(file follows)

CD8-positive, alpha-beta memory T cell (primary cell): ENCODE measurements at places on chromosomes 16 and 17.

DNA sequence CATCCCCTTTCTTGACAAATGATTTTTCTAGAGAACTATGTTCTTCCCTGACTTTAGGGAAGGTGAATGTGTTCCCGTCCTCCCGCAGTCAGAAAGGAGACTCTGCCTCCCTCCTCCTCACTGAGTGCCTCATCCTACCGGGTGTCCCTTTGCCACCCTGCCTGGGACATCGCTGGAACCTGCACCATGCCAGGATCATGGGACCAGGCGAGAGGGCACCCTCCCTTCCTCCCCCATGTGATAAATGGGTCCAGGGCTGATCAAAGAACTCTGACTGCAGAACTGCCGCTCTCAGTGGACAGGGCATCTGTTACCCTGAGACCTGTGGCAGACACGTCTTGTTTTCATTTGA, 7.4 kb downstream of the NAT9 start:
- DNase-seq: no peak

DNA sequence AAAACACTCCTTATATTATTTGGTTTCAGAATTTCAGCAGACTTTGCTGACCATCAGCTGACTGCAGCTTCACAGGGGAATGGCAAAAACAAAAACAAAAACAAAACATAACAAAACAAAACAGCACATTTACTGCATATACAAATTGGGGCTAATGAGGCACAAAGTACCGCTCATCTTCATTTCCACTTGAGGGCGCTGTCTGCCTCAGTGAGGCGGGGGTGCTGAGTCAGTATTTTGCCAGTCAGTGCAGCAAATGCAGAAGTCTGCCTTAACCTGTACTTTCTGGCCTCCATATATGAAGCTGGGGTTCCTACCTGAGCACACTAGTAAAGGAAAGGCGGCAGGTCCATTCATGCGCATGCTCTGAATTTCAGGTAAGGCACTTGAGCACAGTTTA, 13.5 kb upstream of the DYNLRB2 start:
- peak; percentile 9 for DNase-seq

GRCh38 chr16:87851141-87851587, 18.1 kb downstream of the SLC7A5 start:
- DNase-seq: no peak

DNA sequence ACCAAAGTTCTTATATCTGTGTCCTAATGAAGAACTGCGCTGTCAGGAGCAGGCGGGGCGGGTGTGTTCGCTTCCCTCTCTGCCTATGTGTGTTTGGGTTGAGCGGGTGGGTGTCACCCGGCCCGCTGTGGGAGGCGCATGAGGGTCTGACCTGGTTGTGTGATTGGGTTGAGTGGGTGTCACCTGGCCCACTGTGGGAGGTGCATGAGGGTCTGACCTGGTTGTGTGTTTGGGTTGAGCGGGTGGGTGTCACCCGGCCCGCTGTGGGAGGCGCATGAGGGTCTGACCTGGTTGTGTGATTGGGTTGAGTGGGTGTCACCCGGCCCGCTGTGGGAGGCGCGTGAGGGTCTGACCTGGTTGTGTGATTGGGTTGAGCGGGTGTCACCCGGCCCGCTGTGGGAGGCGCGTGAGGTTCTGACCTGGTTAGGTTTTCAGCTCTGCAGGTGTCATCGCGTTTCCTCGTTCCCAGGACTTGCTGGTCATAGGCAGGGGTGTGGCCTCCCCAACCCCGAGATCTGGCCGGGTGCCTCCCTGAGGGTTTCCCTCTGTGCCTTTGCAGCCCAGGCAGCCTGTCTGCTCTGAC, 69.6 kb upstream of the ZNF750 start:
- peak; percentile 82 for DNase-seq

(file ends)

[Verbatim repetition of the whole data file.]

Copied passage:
CD8-positive, alpha-beta memory T cell (primary cell): ENCODE measurements at places on chromosomes 16 and 17.

DNA sequence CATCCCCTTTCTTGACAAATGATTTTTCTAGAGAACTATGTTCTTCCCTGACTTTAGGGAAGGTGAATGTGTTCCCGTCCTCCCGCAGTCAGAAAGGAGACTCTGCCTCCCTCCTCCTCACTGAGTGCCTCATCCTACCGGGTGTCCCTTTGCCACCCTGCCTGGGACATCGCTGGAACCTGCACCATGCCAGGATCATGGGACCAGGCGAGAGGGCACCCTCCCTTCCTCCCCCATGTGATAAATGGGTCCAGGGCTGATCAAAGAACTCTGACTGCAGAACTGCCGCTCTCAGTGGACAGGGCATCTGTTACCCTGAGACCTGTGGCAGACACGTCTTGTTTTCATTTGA, 7.4 kb downstream of the NAT9 start:
- DNase-seq: no peak

DNA sequence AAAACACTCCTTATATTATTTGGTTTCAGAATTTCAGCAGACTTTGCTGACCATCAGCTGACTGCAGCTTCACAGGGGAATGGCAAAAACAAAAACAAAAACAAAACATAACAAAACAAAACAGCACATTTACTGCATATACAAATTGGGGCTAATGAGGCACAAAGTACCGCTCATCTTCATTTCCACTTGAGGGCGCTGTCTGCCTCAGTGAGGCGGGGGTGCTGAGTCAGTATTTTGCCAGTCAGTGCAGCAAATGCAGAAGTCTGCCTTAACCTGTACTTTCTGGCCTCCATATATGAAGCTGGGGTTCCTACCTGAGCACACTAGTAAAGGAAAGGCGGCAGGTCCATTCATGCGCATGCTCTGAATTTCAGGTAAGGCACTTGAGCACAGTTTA, 13.5 kb upstream of the DYNLRB2 start:
- peak; percentile 9 for DNase-seq

GRCh38 chr16:87851141-87851587, 18.1 kb downstream of the SLC7A5 start:
- DNase-seq: no peak

DNA sequence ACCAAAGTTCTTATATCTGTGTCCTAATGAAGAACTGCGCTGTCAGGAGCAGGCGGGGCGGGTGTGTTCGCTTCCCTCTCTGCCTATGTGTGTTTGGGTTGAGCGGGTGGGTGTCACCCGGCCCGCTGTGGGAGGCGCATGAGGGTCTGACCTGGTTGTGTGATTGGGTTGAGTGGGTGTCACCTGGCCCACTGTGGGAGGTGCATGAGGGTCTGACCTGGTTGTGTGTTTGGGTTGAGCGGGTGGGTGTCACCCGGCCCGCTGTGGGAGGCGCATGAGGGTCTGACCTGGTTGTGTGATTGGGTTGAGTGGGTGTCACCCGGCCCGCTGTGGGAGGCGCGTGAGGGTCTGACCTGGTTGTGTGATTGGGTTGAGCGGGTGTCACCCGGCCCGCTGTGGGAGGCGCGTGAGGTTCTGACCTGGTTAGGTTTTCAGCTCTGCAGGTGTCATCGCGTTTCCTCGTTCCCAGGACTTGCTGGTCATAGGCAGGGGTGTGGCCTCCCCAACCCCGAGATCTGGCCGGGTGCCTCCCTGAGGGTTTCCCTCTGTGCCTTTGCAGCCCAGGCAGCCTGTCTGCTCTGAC, 69.6 kb upstream of the ZNF750 start:
- peak; percentile 82 for DNase-seq